Values: Empathy, Friendship and Responsibility.
I can't believe I haven't reviewed one of Mini Grey's books on my blog yet! I've used them endlessly (this is an old library copy). I think every child I have read one of Mini Grey's books to has delighted in it. One of the highlights for me as a teacher was at my last school in Oxford when Mini came to officially open the library and give an assembly to the children. They talked about it for weeks!
The Last Wolf is a twist on the classic fable of Little Red Riding Hood. In this funny and heart-warming version, adventurous Little Red goes into the forest and happens to come across the Last Wolf, balancing on the brink of extinction! The Last Wolf is living with the Last Lynx and the Last Bear - all at risk of extinction to make room for humans. They welcome Little Red in and recount the 'good old days' when they could run through the forest hunting and scavenging. Now, their food sources are sadly the bins - leftover food humans don't want, all wrapped in tricky packaging. Little Red, being empathetic, shares her packed lunch with them and thinks of a plan to help her newfound friends. At the end of the story, we see Little Red and her mum planting some trees to help save the animals and their habitat.
This story appeals to children as young as two and a half (I've read it to my nieces!) right through primary school. It's comic illustrations and playful, rhyming linguistics make it fun to read, and there are jokes for the adults too. The story is more than just a light laugh though - it recasts Little Red as an eco-warrior in a time when we know too well the effects of global warming and human activity on the lives of animals. A great book to unpick with all children!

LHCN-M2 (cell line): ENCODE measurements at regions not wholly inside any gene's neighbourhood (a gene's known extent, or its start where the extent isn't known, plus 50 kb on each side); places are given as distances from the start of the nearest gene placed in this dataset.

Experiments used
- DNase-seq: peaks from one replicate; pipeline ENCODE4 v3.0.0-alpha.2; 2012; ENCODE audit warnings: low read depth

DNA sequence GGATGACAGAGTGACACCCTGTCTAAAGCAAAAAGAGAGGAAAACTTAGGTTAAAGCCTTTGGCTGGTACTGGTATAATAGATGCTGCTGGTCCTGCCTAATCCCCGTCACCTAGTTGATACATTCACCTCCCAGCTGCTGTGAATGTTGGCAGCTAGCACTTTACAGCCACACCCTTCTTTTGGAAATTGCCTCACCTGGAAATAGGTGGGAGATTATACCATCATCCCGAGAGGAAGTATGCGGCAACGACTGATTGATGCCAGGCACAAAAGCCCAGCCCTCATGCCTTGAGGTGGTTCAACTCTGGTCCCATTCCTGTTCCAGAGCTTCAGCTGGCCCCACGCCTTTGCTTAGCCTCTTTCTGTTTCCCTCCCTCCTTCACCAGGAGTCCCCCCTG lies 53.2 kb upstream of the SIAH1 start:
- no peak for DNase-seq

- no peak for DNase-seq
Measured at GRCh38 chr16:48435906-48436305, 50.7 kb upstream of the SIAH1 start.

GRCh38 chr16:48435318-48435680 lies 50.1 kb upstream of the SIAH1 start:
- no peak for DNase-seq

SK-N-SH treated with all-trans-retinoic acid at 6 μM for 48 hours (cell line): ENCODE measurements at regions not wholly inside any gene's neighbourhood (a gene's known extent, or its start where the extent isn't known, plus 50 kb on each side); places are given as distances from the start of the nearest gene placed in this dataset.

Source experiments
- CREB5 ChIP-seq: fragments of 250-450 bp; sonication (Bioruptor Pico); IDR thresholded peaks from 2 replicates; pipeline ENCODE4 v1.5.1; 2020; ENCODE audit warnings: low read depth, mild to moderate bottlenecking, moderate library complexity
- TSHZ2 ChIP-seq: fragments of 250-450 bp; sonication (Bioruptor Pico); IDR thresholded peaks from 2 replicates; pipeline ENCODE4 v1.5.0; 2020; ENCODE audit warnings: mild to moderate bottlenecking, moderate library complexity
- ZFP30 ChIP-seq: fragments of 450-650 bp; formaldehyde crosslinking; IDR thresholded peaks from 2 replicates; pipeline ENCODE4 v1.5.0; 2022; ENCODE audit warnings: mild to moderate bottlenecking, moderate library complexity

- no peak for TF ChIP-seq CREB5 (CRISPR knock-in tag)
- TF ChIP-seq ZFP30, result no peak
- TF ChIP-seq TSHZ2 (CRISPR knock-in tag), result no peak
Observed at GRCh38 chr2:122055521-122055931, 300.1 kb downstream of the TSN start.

As I have already mentioned, we see Little Red as an empathetic heroine. She listens to the animals' problems and tries her best to help them out. Little Red is saddened by their fate of hunting through humans' rubbish for their next meal and being confined to one tree (albeit a beautiful home hidden inside the trunk of a tree!) as their land is taken from around them. The Value of empathy is very easy to spot and discuss. I also like the way Little Red doesn't just empathise, she uses this to spur her into action and begins planting seeds as soon as she gets home.
Furthermore, we see the Value of friendship. Little Red not only befriends the Last Wolf, Last Lynx and Last Bear, she ignores the stereotypes of what these characters might be like and chooses to make her own judgements. The three 'Lasts' also do not compete with each other for the remaining scrap of land, but work together to support and care one another. A great example of friendship between characters who may be different species, and who may all individually be at risk of extinction.
Lastly, I would discuss the Value of responsibility with children. What responsibility do humans have to animals and the environment? What can we do individually to ensure our actions don't hurt or take from others? How can we be responsible for making the world a sustainable place? Children often love learning about animals and the world and are fascinated by people like Sir David Attenborough. Having discussions around global issues such as sustainability and protection of species can stem from a picturebook such as this. I think Mini Grey has done an excellent job of making conversations we may assume are too 'big' for children really accessible, even for our youngest readers.
Mini Grey has written a whole host of great books and no doubt more of them will feature on the blog. For now though, you can find your own copy in Blackwell's (incidentally, Mini lives in Oxford and so it would be even better to support a local bookshop!) - it would make a lovely present. You can also follow her on Twitter: @Bonzetta1
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